BAGHDAD — Gunmen kidnapped a Chaldean Catholic archbishop Friday in the northern Iraqi city of Mosul, police and the church said, in another attack targeting Iraq's small Christian community.

The gunmen killed three people who were with Archbishop Paulos Faraj Rahho after he ended a Mass at a nearby church, said Iraqi Brig. Gen. Khalid Abdul Sattar, a spokesman for the Ninevah province police.

An aide to Iraq's Cardinal Emmanuel III Delly, leader of the church, said he did not know who was behind the kidnapping of the 65-year-old archbishop.

"We pray for his release as soon as possible," said Archbishop Andreos Abouna. "This act of abduction against a Christian clergy member will increase our fears and worries about the situation of Christians in Iraq."

The Chaldean church is an Eastern-rite denomination that recognizes the authority of the pope and is aligned with Rome.

The Vatican said in a statement the fact that the gunmen knew Rahho had been celebrating a religious rite indicated the kidnapping was premeditated.

Pope Benedict XVI asked the church "to unite in fervent prayer so that reason and humanity prevail among the authors of the kidnapping, and that Monsignor Rahho is returned quickly to the care of his flock," the statement said.

Rabban al-Qas, the bishop of the northern Iraqi cities of Irbil and Amadiyah, said the church was especially concerned because Rahho has health problems. He did not elaborate.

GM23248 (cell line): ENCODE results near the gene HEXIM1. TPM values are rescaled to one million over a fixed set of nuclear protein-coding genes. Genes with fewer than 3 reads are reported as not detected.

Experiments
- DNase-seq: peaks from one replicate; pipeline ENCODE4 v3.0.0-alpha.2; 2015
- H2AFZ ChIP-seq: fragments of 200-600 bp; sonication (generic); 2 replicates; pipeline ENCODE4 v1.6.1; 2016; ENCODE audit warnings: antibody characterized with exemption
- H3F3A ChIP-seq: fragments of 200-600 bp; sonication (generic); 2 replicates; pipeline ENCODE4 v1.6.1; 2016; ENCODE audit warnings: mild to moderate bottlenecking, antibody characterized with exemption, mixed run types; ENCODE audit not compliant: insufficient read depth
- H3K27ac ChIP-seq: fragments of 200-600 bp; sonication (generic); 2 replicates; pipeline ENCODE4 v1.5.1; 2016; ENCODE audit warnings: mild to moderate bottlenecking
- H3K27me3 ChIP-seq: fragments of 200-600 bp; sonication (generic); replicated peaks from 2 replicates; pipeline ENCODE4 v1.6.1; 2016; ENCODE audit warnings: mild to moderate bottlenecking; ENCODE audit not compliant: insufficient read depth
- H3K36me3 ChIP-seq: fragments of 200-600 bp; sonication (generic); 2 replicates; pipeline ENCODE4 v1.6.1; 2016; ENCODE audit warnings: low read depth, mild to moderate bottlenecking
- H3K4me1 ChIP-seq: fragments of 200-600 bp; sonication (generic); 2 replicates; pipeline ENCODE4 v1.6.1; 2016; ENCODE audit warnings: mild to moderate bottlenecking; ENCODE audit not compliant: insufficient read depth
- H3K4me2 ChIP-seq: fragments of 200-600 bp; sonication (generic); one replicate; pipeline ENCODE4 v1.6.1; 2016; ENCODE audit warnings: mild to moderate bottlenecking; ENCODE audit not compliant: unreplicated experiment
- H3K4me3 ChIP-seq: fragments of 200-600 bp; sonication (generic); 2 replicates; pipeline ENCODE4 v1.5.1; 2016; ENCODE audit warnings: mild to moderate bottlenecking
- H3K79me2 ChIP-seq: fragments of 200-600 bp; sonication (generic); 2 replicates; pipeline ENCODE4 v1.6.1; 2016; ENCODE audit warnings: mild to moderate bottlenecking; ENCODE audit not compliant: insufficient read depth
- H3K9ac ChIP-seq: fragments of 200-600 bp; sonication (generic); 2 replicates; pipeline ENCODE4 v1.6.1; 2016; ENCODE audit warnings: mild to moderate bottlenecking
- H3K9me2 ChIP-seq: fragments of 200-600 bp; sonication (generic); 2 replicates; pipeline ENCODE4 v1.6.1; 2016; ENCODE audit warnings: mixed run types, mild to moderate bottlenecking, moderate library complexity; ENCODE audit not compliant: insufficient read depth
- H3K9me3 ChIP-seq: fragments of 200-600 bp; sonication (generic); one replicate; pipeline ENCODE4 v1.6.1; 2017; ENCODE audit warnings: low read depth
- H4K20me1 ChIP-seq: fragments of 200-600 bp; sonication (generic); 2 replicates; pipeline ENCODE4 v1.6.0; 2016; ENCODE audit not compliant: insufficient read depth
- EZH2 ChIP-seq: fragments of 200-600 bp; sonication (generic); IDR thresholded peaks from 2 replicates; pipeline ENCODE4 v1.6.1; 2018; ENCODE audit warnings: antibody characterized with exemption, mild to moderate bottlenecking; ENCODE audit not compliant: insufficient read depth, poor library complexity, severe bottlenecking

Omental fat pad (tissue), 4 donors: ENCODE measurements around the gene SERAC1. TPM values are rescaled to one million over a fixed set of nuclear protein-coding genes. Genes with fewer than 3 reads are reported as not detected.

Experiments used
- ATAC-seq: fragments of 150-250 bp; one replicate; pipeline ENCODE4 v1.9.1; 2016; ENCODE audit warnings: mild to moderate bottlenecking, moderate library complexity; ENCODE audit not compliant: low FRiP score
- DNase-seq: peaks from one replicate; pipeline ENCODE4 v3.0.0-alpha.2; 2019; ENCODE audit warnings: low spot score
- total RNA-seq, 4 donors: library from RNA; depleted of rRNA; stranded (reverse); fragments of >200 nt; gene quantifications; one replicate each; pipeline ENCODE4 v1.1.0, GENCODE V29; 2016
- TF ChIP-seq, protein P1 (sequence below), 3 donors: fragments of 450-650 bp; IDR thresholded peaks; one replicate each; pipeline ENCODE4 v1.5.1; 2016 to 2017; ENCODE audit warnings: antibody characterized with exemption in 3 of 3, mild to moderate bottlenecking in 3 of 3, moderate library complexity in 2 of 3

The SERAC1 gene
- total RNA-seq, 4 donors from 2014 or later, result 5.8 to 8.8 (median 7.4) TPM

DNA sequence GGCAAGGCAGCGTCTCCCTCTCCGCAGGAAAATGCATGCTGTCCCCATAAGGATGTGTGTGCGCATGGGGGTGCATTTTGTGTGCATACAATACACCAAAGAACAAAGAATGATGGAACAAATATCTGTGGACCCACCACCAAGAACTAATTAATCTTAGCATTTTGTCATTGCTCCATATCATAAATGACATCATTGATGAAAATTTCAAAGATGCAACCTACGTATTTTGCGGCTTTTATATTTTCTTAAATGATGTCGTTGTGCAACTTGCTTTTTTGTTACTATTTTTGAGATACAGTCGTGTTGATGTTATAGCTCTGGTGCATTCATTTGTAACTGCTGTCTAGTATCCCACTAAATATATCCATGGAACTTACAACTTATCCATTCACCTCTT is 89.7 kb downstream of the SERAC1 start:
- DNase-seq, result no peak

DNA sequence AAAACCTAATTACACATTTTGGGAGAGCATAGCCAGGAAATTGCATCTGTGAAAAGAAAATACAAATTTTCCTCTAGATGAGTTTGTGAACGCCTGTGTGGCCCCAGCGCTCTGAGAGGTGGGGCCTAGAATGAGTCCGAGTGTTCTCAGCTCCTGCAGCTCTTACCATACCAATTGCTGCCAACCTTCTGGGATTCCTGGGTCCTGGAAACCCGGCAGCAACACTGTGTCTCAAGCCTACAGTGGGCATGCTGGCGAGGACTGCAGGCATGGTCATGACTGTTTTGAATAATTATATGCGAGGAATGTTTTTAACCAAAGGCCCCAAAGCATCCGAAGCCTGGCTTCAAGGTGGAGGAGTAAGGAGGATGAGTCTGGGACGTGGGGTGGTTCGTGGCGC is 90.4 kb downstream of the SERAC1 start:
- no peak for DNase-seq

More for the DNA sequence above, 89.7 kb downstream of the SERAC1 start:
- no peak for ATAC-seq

"This abduction is one in the series of kidnappings carried out by terrorist groups against the Christians," al-Qas said.

Last year's International Religious Freedom Report from the U.S. State Department noted that Chaldean Catholics comprise a tiny minority of the Iraqi population, but are the largest group among the less than 1 million Christians in mostly Muslim Iraq.

Since the U.S.-led invasion in 2003, Iraqi Christians have been targeted by Islamic extremists who label them "crusaders" loyal to U.S. troops.

Churches, priests and business owned by Christians have been attacked by Islamic militants and many have fled the country.

Last June, the pope expressed deep concern about the plight of Christians caught in the deadly sectarian crossfire in Iraq and pressed President Bush in a meeting to keep their safety in mind.

"Particularly in Iraq, Christian families and communities are feeling increasing pressure from insecurity, aggression and a sense of abandonment," Benedict said at the time.

Iraq's Prime Minister Nouri al-Maliki also pledged last fall to protect and support the Christian minority.

Though most of Iraq has witnessed a decrease of violence over the past six months, the U.S. military regards Mosul as the last urban stronghold of al-Qaida in Iraq, and is engaged in a campaign with Iraqi forces to root out extremists from the city 225 miles northwest of Baghdad.

In an interview with AsiaNews, a Vatican-affiliated missionary news agency, in November, Rahho said the situation in Mosul was not improving and "religious persecution is more noticeable than elsewhere because the city is split along religious lines."

"Everyone is suffering from this war irrespective of religious affiliation, but in Mosul Christians face starker choices," he told the news agency.